Real Damascus Knife The knife world is plagued with fakes and frauds.
People on eBay are trying to pass off $400 Sebenzas as real and sellers on Amazon are unknowingly selling fake CRKT and SOGs to unsuspecting customers.
Because of all the tricksterism plaguing the knife community, I often get asked whether a knife is real or fake. While I recently wrote a guide on how to spot a counterfeit knife, it didn’t address another popular question — is my Damascus knife a fake?
Damascus knives are becoming more popular and more prevalent from the most popular knife brands like Spyderco (with the Endura and others) to lesser known brands like BucknBear.
What makes people even more confused about the legitimacy of Damascus steel is the vast price differences. Could a $50 knife with Damascus steel be real when you see other Damascus blades topping the $500 mark?
Let’s dig deeper.
What is Damascus?
Before determining whether your Damascus is fake or real, we should first define what Damascus actually is.
Damascus is that wavy pattern in steel that looks exotic and downright gorgeous.
I’m simplifying this a ton, but there are two ways to get “real” Damascus steel: Wootz and pattern-welded steel.
The first real Damascus steel was introduced around the third century and was known by Wootz (and other names). It was a crucible steel that was made by melting pieces of iron and steel in clay pots.
Here is an excellent layman’s explanation from The Association For Renaissance Martial Arts:
It’s produced by melting pieces of iron and steel with charcoal in a reducing atmosphere (lacking oxygen). During the process, the metals absorb carbon from the charcoal and the resulting alloy is cooled at a very slow rate. This produces a material with a visible crystalline structure of varying carbide contents. Forging the material into a desired shape (such as a sword blade) alters the crystalline structure into the familiar waving or watered pattern that Damascus steel is known for. This technique is extremely work intensive and requires a high degree of skill to keep the necessary temperatures constant throughout the process.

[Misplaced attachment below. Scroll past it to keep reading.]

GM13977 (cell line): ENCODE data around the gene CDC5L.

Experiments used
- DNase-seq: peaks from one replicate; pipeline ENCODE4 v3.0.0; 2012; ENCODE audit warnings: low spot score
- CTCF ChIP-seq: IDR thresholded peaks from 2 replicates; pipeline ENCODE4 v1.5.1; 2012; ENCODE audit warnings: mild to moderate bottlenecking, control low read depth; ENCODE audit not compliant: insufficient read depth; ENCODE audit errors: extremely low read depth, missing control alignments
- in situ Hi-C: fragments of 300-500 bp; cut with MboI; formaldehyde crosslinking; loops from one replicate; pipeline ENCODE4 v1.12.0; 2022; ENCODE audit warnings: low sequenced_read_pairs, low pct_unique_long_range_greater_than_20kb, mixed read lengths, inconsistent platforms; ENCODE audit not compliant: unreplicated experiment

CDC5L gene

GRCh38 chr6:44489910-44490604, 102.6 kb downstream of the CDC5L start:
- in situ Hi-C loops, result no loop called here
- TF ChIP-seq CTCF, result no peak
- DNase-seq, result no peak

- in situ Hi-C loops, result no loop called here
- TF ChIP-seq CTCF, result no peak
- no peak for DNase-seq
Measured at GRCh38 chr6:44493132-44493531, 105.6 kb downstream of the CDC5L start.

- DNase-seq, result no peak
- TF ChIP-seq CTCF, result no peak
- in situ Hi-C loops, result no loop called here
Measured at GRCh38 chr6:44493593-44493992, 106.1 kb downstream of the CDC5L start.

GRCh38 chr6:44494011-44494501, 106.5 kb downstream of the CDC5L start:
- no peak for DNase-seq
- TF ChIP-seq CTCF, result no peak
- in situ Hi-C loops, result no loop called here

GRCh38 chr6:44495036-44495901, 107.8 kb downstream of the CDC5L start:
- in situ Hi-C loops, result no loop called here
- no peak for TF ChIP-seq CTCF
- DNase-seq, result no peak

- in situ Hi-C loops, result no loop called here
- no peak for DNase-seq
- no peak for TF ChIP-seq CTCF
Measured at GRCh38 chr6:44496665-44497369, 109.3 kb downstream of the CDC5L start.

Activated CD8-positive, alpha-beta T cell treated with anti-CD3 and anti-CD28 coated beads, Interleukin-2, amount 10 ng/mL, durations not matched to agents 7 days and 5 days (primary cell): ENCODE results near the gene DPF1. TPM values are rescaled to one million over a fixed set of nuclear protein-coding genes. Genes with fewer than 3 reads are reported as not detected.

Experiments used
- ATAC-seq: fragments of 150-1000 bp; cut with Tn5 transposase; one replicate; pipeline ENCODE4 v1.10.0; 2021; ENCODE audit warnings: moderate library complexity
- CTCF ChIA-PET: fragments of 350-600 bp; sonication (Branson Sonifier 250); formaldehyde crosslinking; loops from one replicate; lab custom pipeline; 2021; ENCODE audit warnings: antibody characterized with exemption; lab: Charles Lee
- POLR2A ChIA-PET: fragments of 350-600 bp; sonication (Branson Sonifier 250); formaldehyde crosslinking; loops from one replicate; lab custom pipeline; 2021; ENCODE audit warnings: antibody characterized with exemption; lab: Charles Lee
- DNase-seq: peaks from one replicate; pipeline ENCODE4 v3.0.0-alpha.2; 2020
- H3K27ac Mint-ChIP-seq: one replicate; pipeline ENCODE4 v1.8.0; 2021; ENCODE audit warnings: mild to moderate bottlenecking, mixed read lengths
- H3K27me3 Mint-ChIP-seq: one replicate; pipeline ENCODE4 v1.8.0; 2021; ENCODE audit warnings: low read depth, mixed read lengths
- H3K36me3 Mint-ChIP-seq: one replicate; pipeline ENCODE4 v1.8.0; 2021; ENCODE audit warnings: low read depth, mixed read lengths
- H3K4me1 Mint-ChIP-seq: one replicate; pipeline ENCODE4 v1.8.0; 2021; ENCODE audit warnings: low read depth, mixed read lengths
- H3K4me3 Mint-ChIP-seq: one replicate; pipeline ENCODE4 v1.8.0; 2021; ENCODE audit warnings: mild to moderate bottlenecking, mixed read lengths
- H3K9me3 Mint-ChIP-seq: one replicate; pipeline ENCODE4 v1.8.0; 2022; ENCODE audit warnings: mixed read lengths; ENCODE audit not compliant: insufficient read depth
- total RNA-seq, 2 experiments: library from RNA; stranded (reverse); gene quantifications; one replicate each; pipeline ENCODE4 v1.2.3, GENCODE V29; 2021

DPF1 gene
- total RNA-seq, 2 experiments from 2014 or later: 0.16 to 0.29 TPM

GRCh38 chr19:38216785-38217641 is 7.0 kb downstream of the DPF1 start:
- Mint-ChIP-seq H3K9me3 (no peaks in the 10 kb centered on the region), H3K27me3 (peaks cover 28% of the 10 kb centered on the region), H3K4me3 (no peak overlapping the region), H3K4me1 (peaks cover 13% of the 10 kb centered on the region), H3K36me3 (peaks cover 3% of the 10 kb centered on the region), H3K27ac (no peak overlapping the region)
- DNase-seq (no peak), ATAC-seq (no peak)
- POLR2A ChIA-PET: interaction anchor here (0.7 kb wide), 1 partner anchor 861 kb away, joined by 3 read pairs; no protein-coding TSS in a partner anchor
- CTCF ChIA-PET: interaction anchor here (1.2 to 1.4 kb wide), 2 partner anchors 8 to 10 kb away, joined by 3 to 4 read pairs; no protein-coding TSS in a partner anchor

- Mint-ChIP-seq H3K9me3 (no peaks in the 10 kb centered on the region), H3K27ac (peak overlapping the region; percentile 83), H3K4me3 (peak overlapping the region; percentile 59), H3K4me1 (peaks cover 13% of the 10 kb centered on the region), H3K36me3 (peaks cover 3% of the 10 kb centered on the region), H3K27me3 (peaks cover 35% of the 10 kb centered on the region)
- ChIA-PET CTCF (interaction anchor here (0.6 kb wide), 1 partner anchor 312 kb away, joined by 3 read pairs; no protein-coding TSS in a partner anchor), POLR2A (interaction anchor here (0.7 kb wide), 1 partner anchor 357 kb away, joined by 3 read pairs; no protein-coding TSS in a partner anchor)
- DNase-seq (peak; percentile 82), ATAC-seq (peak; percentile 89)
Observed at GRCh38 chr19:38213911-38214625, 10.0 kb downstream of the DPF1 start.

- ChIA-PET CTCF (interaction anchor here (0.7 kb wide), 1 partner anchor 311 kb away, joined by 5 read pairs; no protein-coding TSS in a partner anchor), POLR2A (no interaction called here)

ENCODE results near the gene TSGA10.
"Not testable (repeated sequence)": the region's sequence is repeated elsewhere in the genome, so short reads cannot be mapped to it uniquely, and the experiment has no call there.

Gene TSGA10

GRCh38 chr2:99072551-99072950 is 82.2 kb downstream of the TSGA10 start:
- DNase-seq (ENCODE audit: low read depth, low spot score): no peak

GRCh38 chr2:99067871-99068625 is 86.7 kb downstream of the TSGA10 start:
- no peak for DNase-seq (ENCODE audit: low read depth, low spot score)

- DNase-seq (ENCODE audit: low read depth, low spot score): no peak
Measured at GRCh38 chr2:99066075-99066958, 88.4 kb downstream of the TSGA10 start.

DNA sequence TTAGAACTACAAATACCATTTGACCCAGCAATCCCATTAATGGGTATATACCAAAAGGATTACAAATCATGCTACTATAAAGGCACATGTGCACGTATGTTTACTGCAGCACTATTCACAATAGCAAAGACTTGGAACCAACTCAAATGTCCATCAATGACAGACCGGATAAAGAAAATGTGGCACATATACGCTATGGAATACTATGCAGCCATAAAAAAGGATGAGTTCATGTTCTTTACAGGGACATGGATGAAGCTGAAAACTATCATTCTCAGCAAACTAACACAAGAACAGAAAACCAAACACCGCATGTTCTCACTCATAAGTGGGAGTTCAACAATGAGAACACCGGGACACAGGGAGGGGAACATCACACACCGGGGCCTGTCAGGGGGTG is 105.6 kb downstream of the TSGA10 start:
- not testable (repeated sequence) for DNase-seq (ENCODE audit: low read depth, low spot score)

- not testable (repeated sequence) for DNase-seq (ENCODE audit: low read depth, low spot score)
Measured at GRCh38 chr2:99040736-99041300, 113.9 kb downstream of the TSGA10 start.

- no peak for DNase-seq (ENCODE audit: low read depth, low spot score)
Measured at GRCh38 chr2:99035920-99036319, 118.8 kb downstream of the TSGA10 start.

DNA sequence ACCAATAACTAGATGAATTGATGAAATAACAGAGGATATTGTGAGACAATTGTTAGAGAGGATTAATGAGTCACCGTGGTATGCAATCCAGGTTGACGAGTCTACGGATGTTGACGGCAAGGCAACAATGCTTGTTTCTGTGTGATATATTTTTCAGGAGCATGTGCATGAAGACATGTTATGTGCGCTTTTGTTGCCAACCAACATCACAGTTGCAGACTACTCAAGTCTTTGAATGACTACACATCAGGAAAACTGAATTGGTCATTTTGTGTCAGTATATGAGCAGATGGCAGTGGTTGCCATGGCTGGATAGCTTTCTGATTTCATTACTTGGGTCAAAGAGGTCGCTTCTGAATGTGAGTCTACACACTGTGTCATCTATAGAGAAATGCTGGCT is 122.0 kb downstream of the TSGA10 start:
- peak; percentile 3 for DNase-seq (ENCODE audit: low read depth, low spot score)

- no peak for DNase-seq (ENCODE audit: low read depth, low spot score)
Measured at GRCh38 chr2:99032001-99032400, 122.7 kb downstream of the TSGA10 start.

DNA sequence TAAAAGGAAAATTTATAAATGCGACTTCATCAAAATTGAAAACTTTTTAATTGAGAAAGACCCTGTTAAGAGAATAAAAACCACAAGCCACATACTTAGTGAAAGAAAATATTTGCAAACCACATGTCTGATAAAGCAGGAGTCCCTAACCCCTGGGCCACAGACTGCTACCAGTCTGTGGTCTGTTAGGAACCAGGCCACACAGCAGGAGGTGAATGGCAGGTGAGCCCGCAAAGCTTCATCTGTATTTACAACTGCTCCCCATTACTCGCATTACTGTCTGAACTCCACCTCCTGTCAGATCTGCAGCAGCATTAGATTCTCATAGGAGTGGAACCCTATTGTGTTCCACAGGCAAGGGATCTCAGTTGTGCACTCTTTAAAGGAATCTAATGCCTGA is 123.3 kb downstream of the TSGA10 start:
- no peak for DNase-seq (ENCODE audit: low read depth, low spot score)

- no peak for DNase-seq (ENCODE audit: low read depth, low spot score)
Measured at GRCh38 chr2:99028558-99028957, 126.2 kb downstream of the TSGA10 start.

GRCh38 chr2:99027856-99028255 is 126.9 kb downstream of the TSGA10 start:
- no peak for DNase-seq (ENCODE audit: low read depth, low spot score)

This type of steel originated in India and was passed down by blacksmiths throughout the East. The steel was eventually introduced to Damascus, Syria. There are many theories why it is called Damascus, but we won’t go into it here.
The true way to make Damascus this way was lost somewhere in the 17th century as those handed down the knowledge died out. People in modern times have mimicked the process and likely have come close to recreating the original Damascus.
However, the soil composition and chemical properties of the steel used in the specific region make truly recreating that original Damascus likely impossible.
This is what people these days call Damascus. It represents 99.9 percent of all the Damascus steel you see.
This process involves forging two or more types of steel that complement one another and folding the steels together. Then, some acid etching is done to amplify the differences in the steel. This creates a wavy pattern that closely resembles the Damascus of old.
Pattern-welded steel fell out of fashion for centuries before being brought back to modern times singlehandedly by the ingenious Bill Moran in the 1970s.
Here is an image of the Moran Fighter from The William F. Moran Jr Museum
You will also sometimes see knives that say VG-10 Damascus. In this process, there is a VG-10 core with Damascus steel on either side. The steel is laminated in the mold of San Mai, in which three layers of steel are sandwiched together.
If you can’t wrap your head around what I’m talking about, watch this video from Walter Sorrells about the two types of “real” Damascus steel Knife.
Thanks for reading! And please, if you have any questions, don’t hesitate to drop us a note in the comments section below.
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